In a recent post, we posed the question: as the Fed’s portfolio shrinks, who will buy? In this report, we dig a bit deeper and look at the differential market impacts based on whether the loans on the balance sheet roll off (as in, for example, a refinance transaction) or are sold off.
In the first case, we assume that a mortgage in a pool the Fed holds is extinguished, and a new mortgage is created through a refinance transaction, or via a home sale followed by the purchase of a new home financed by a new purchase mortgage, or through a buyout that generates a new modified loan. This case describes the situation described in the earlier post: a mortgage on the Fed’s balance sheet disappears, and some other investor has to pick up the new loan. The question here is how much higher the yield on the new pools has to be to attract sufficient demand from private investors. These new loans tend to have characteristics that investors find attractive, including a coupon which is near the most liquid part of the market (the current coupon).
The second case is quite different. In this instance, the question is how much higher the yield has to be (lower price) for the existing mortgages being sold to find buyers, not for a new mortgage with the most desirable characteristics. In this case, it’s not just a matter of who has the capacity to increase their holdings, but how much additional yield investors will be required for characteristics that are less than pristine. These are challenging issues that we can’t offer precise solutions to, but one way to approach the issue is to see how different the Fed’s portfolio looks from those held in the private sector.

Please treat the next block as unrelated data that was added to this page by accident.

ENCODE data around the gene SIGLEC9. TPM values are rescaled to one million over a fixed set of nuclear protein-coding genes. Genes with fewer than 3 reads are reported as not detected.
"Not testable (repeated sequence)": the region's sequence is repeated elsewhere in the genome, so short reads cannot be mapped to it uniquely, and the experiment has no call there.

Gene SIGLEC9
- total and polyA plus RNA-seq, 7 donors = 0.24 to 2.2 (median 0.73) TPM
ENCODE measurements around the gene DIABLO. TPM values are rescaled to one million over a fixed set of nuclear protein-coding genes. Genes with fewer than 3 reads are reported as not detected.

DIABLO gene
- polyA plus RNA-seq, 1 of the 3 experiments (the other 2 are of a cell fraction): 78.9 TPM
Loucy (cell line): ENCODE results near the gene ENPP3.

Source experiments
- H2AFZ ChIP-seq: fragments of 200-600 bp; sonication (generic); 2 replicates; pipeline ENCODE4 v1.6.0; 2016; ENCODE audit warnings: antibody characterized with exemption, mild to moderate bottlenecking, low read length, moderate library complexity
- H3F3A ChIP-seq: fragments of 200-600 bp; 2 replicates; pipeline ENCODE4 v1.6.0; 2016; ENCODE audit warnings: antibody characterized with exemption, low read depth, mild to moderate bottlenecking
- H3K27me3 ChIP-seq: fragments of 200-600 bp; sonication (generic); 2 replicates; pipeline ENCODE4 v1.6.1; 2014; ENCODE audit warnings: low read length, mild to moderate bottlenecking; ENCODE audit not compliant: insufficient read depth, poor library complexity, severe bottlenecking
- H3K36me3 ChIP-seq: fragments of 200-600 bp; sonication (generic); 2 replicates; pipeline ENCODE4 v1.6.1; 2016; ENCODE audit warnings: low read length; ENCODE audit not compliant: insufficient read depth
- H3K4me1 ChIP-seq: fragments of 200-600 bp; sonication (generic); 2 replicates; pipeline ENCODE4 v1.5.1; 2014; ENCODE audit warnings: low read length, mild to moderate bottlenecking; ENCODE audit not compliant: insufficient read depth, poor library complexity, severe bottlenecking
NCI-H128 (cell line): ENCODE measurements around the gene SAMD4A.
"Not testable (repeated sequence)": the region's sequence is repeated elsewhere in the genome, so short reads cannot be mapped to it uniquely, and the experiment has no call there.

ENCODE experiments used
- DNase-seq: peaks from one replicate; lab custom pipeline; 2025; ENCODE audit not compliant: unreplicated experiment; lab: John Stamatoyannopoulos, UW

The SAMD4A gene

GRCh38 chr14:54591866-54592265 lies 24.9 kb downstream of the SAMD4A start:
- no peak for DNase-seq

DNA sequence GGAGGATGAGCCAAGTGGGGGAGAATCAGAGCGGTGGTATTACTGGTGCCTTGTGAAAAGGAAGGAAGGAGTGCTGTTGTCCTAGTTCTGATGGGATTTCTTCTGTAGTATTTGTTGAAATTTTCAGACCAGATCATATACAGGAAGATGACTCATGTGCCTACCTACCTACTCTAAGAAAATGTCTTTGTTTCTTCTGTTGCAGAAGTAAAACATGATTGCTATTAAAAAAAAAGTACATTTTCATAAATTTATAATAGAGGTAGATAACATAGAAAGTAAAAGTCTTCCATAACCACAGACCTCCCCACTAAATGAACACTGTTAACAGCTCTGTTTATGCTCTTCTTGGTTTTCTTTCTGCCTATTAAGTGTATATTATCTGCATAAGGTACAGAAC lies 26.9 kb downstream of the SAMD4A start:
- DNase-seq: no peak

To conduct this exercise, we look at two characteristics. The first is the coupon distribution of what the Fed holds vs. the portfolios held by private investors. This rather technical exercise can be conducted by supplementing the data provided in the Agency disclosures contained in our Pool-level Analyzer with the central bank’s holdings provided by the New York Fed. In fact, the distinction is quite notable for 30-year fixed-rate mortgage pools:
With the 30-year mortgage rate above 5%, the most active coupons are 4% and 4.5%. These form just about 5% of the Fed’s holdings vs. almost three times that contained in private portfolios. Outright sales of 2% and 2.5% coupons will likely impact the market quite differently from a situation in which a low coupon mortgage is extinguished and replaced by a loan with a more liquid coupon.
The next characteristic is prepayment speeds. The Fed buys its mortgages in the To-Be-Announced (TBA) market. Buyers agree to purchase a mortgage pool with certain characteristics, such as coupon, vintage, underwriting characters. The seller has every incentive to provide the worst-allowable pools within the set parameters, for example the mortgages that have the highest prepayment speeds when they are priced at a premium. Given that the Fed holds about $2.7 trillion in MBS pools, it’s reasonable to ask if the performance of these is different from those held in private portfolios. Below find comparisons for two distinct cohorts:
In both cases, it is clear that the Fed holdings in these cohorts post inferior performance to those held in private portfolios. Again, the impact of direct sales of these securities is unlikely to be similar to a situation where mortgages are extinguished and replaced with new loans.
In conclusion, the Fed monetary policy toolkit is not just composed of setting the short-term interest rate target and the size of the portfolio, but also consists of decisions related to the means by which the size of the portfolio is adjusted. As outright sales have not been used up to this point, it seems clear that caution needs to be employed when considering such an action. The market recalls that the mere mention of the word “taper” in 2013 resulted in immense market turmoil.